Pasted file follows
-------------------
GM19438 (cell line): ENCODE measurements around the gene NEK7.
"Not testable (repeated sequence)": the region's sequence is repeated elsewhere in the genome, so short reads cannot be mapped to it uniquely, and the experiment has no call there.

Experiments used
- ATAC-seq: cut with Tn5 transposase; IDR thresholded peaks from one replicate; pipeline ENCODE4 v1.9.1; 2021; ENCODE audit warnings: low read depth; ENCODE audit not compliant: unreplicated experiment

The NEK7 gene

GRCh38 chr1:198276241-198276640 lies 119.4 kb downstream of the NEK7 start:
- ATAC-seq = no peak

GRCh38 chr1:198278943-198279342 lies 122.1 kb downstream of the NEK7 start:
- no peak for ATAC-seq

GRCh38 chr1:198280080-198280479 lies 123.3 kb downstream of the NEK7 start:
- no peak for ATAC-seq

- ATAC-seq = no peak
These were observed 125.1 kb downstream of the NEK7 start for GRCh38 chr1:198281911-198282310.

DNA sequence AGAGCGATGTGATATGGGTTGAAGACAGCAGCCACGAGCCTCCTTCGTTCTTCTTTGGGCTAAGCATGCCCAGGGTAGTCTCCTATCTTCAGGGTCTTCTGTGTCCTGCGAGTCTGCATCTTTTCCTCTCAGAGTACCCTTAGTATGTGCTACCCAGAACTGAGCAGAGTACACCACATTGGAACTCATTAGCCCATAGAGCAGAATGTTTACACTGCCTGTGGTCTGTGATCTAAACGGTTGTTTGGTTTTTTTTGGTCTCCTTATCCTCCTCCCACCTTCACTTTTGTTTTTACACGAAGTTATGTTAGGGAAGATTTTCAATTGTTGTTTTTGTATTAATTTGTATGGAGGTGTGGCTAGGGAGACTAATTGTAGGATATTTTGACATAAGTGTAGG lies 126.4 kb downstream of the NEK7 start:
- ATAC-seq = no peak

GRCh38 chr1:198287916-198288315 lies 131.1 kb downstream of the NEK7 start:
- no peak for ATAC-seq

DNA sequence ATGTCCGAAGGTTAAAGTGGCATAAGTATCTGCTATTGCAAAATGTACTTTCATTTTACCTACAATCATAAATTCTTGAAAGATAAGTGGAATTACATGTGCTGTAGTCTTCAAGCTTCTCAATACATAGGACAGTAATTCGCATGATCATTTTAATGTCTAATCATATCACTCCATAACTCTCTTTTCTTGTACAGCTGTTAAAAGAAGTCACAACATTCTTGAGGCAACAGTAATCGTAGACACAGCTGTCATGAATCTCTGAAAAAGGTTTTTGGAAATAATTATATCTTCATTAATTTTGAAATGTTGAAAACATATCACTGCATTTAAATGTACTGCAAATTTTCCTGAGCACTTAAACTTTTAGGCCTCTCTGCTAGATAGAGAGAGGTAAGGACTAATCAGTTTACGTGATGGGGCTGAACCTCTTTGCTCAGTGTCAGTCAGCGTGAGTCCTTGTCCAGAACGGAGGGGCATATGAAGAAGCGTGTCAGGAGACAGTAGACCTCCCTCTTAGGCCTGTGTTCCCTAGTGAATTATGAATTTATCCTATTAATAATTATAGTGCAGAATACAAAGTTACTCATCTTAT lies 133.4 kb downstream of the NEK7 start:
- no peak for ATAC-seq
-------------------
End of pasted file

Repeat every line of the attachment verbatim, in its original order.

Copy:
GM19438 (cell line): ENCODE measurements around the gene NEK7.
"Not testable (repeated sequence)": the region's sequence is repeated elsewhere in the genome, so short reads cannot be mapped to it uniquely, and the experiment has no call there.

Experiments used
- ATAC-seq: cut with Tn5 transposase; IDR thresholded peaks from one replicate; pipeline ENCODE4 v1.9.1; 2021; ENCODE audit warnings: low read depth; ENCODE audit not compliant: unreplicated experiment

The NEK7 gene

GRCh38 chr1:198276241-198276640 lies 119.4 kb downstream of the NEK7 start:
- ATAC-seq = no peak

GRCh38 chr1:198278943-198279342 lies 122.1 kb downstream of the NEK7 start:
- no peak for ATAC-seq

GRCh38 chr1:198280080-198280479 lies 123.3 kb downstream of the NEK7 start:
- no peak for ATAC-seq

- ATAC-seq = no peak
These were observed 125.1 kb downstream of the NEK7 start for GRCh38 chr1:198281911-198282310.

DNA sequence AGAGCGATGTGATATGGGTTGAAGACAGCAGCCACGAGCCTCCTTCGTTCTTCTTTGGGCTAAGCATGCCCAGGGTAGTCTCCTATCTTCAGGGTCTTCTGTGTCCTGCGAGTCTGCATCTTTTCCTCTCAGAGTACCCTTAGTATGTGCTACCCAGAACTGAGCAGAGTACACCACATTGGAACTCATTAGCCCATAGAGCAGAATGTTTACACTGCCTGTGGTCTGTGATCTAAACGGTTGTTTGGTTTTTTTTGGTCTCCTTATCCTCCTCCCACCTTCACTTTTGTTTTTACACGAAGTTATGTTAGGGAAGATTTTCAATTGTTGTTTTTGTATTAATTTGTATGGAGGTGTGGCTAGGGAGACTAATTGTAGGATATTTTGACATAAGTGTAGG lies 126.4 kb downstream of the NEK7 start:
- ATAC-seq = no peak

GRCh38 chr1:198287916-198288315 lies 131.1 kb downstream of the NEK7 start:
- no peak for ATAC-seq

DNA sequence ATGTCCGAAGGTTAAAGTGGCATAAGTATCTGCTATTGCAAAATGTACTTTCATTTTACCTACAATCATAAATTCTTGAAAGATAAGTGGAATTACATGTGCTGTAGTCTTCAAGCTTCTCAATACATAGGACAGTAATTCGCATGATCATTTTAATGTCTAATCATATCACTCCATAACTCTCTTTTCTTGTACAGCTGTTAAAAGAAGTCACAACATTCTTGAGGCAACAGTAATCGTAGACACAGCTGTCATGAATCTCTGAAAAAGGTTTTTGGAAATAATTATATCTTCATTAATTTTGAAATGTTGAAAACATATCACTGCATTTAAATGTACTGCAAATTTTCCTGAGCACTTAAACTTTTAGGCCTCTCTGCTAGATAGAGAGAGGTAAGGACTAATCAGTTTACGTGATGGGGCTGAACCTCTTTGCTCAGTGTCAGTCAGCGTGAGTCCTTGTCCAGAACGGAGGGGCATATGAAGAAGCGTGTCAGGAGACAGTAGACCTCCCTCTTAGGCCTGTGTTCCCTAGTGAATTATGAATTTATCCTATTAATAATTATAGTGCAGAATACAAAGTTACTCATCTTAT lies 133.4 kb downstream of the NEK7 start:
- no peak for ATAC-seq